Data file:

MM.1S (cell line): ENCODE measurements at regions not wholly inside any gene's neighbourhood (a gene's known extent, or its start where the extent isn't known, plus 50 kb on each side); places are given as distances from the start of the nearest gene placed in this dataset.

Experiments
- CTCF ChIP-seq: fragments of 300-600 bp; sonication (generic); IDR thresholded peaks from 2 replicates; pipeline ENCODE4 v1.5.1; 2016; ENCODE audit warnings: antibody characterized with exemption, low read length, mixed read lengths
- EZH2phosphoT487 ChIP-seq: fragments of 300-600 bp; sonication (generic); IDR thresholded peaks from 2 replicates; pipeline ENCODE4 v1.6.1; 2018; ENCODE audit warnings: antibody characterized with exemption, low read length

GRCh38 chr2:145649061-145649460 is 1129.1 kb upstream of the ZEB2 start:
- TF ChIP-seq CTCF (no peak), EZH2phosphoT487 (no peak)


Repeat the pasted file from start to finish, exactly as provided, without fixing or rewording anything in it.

MM.1S (cell line): ENCODE measurements at regions not wholly inside any gene's neighbourhood (a gene's known extent, or its start where the extent isn't known, plus 50 kb on each side); places are given as distances from the start of the nearest gene placed in this dataset.

Experiments
- CTCF ChIP-seq: fragments of 300-600 bp; sonication (generic); IDR thresholded peaks from 2 replicates; pipeline ENCODE4 v1.5.1; 2016; ENCODE audit warnings: antibody characterized with exemption, low read length, mixed read lengths
- EZH2phosphoT487 ChIP-seq: fragments of 300-600 bp; sonication (generic); IDR thresholded peaks from 2 replicates; pipeline ENCODE4 v1.6.1; 2018; ENCODE audit warnings: antibody characterized with exemption, low read length

GRCh38 chr2:145649061-145649460 is 1129.1 kb upstream of the ZEB2 start:
- TF ChIP-seq CTCF (no peak), EZH2phosphoT487 (no peak)